SIFTING PETER (Part one)

AB GreggThank you Jesus for waking us up to see another day and to give Him all the praise and thanks for sparing of our lives and bringing sunshine into our hearts. My brothers and sisters in Christ let us hold fast to that which is good for His mercies endureth for ever.

“Simon, Simon, Satan has asked to sift you as wheat. But I have prayed for you, Simon, that your faith may not fail. And when you have turned back, strengthen your brothers.” (Luke 22:31-32)

In the Lord’s first sentence above the word translated “you” is plural, but He changed to the singular in the second and third. This means that all the disciples would be sifted when the Lord was arrested, in fulfillment of Zechariah 13:7,“Strike the shepherd and the sheep will be scattered.” But He was choosing Peter to keep the group together and focused after He was gone.

From watching him throughout the 3 1/2 years he spent with the Lord, we can tell that Peter was a fearless, decisive guy, used to taking charge and making things happen. These are qualities we admire in a man, and are necessary for success as an independent businessman such as Peter. Some have even described him as head strong, and a bit of a loose cannon. Luke’s account of Peter’s calling shows him to be a man given to strong and immediate reactions.

One day near Capernaum Jesus used Peter’s boat as a speaker’s platform. Afterward, He had Peter go out and let down his nets for a catch. Complaining that they hadn’t caught anything all the previous night, Peter said he would do it, but only because Jesus told him to. Of course, they came up with a net full. Peter’s immediate reaction was to say, “Go away from me Lord, I am a sinful man.” This after hearing one teaching. (Luke 5:1-8)

When Jesus came to the disciples walking on the water, Peter was the one who got out of the boat to try it too, and almost drowned (Matt. 14:25-31). Peter was the first to declare that Jesus is the son of God (Matt. 16:16). When Jesus said they were going to Jerusalem where He would be arrested and put to death, Peter took him aside and began to rebuke him. “Never, Lord!” he said. “This shall never happen to you!”

Jesus turned and said to Peter, “Get behind me, Satan! You are a stumbling block to me; you do not have in mind the things of God, but the things of men.” And many of my brethren should be told these words on similar levels. Many people are still looking for the natural things and in the days of Jesus when they were looking for bread and fish. Many people today look only for positions and power to be set aside without any hope for the future. As we see from our study this morning and for the next few days that Jesus was on a mission and He worked within the confine of His calling and appointment. Let’s take a peep into the mission of Jesus for the three and a half years. There was one final conclusion that stands out today even after 2000 years.

Then Jesus said to his disciples, “If anyone would come after me, he must deny himself and take up his cross and follow me. (Matt. 16:22-24) At the Last Supper, when Jesus tried to wash Peter’s feet, he at first refused to allow it, then asked for a complete bath. With Peter it was all or nothing. (John 13:6-9) And finally, in the Garden later that evening, he drew a sword and stepped between Jesus and a detachment of armed, professional soldiers who had come to arrest Him. Swinging his sword at them, he cut off the ear of the High Priest’s servant, Malchus. He was clearly ready to take them all on in defense of the Lord. (John 18:10)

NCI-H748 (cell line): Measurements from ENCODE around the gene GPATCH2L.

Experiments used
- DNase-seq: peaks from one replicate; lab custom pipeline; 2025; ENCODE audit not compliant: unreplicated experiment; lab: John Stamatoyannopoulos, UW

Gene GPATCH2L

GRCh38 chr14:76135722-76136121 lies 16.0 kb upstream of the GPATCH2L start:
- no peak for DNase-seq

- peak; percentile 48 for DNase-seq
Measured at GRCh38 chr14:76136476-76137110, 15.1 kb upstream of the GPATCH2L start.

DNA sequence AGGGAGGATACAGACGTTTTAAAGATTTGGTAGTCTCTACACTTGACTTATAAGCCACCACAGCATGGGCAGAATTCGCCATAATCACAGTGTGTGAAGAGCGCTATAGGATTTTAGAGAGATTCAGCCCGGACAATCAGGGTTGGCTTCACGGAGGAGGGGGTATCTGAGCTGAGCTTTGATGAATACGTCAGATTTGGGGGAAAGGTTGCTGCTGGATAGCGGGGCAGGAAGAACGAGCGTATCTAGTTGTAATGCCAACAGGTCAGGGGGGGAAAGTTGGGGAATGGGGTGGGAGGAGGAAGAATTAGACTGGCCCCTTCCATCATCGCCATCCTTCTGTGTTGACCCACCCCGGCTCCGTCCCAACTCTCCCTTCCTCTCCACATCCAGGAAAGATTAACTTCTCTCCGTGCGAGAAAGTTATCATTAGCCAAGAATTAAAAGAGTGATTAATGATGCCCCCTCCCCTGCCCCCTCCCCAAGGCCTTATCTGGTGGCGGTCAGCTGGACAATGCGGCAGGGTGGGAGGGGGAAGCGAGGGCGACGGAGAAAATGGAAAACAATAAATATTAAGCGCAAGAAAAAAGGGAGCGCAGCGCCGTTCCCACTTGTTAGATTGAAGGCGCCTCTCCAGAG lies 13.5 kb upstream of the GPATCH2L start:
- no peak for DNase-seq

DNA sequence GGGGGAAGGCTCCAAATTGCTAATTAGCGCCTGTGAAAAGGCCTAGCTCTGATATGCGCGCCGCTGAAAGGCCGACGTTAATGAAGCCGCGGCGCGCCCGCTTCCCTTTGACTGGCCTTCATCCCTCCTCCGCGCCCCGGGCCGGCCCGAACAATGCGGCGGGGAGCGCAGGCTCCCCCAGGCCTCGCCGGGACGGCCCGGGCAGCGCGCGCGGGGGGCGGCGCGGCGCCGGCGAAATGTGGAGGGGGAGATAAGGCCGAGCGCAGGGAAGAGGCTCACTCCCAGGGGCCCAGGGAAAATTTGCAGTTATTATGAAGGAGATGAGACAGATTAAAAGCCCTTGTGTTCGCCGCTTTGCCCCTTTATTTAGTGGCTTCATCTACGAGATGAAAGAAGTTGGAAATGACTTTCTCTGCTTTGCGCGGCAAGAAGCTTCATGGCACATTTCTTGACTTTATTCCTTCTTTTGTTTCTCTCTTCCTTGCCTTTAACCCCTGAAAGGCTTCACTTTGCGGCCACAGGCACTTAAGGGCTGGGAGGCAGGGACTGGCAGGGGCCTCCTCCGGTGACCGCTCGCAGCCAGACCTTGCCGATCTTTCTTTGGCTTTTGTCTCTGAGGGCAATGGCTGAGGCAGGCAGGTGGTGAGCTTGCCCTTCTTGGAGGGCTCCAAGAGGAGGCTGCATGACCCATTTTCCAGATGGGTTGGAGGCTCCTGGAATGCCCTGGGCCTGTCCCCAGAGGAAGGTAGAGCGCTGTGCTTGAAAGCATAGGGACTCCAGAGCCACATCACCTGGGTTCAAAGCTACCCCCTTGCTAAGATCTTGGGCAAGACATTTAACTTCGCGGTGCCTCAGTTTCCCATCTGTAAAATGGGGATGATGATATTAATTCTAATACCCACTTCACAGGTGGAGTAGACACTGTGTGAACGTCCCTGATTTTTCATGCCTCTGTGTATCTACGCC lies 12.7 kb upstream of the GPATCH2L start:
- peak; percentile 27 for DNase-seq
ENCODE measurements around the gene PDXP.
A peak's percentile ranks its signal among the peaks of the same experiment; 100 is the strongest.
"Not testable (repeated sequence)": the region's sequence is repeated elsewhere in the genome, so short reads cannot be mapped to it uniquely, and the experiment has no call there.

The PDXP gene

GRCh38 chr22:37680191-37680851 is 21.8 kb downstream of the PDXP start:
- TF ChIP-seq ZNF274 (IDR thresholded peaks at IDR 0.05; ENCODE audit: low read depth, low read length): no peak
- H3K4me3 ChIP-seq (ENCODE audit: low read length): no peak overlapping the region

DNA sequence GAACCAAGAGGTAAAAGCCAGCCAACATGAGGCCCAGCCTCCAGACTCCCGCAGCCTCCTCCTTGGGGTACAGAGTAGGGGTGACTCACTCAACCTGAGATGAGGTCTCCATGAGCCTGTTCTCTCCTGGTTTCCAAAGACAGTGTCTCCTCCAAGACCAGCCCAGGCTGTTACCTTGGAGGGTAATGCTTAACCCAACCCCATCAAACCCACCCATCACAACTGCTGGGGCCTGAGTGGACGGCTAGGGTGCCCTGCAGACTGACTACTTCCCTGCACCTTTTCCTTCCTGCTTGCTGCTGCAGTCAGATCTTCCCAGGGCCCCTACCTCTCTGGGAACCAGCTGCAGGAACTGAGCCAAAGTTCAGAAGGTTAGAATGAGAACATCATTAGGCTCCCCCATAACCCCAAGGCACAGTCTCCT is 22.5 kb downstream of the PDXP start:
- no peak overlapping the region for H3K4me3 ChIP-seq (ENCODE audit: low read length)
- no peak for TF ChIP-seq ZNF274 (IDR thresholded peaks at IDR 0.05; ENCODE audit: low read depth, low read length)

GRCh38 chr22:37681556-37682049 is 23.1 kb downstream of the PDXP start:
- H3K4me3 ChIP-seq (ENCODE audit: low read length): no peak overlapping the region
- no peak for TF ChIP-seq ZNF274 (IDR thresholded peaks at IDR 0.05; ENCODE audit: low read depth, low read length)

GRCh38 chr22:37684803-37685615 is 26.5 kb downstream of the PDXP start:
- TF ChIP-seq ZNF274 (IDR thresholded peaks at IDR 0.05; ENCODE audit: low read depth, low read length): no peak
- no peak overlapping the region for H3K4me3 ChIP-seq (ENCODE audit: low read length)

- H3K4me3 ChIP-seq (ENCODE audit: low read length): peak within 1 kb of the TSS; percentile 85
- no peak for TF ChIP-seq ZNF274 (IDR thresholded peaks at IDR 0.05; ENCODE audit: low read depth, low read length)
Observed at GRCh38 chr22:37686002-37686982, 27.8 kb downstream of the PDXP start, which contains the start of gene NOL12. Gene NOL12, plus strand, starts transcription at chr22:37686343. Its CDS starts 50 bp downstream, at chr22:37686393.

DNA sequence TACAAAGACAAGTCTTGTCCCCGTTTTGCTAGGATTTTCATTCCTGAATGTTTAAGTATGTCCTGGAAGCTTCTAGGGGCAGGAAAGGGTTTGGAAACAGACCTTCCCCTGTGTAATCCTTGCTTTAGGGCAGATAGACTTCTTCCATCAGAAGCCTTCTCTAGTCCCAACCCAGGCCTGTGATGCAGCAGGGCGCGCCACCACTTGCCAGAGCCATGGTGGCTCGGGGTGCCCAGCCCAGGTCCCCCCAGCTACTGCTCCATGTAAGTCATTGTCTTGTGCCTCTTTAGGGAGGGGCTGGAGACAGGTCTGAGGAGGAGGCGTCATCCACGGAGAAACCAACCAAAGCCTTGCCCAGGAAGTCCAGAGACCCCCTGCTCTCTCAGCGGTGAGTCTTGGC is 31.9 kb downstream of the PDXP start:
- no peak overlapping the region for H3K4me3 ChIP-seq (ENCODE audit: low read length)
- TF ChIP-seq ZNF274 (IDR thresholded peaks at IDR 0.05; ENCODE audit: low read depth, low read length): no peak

But the Lord rebuked him and with the touch of His hand, healed the servants’ ear. (Luke 22:51) Then He said, “Do you think I cannot call on My Father and He will at once put at my disposal more than 12 legions of angels? But how then would the Scriptures be fulfilled that say it must happen this way? (Matt. 26:53-54) Shall I not drink the cup the Father has given me? (John 18:11) You have heard the words and the story of Peter and why Jesus came. Today is your chance to fulfill your purpose serving Christ Jesus.

When you read all the accounts of the Lord’s arrest, you get a glimpse of both His power and His resolve. John records that simply by identifying Himself, He put all the soldiers on their backs, (John 18:4-6) and from Matthew we learn that at His command the angelic host would rush to his defense.

A Roman legion consisted of 6,000 soldiers, and while it was a formidable force, it was merely a human one. Imagine what 12 times 6,000 (72,000) angelic warriors could do. He could have easily subdued the arresting party and thrown the entire Roman army out of His land in the bargain, but that’s not what He came to do. When I consider the power available to Him and yet the meekness with which He submitted to those comparatively simple leaders I’m driven to my knees in awe and gratitude. Father God I thank you for your teaching and the demonstration of your life and how you did not use your power so the word and promise of the Father be fulfilled.

As Paul would later write, here was One who was in His very nature God. And yet He made Himself nothing, adopting instead the nature of a humble, obedient servant. As such, He agreed to be executed in the manner reserved for the basest of criminals. (Phil 2:6-8) And Peter would add, it was not for any crime He had committed, but to pay the penalty for ours. (1 Peter 1:18-19 & 3:18)

Your servant and brother,
+ Sir Godfrey Gregg
Archbishop and Presiding Prelate
Administrator and Apostolic Head

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Author: Sir Godfrey Gregg

Sir Godfrey Gregg is one of the Administrators and managing Director of this site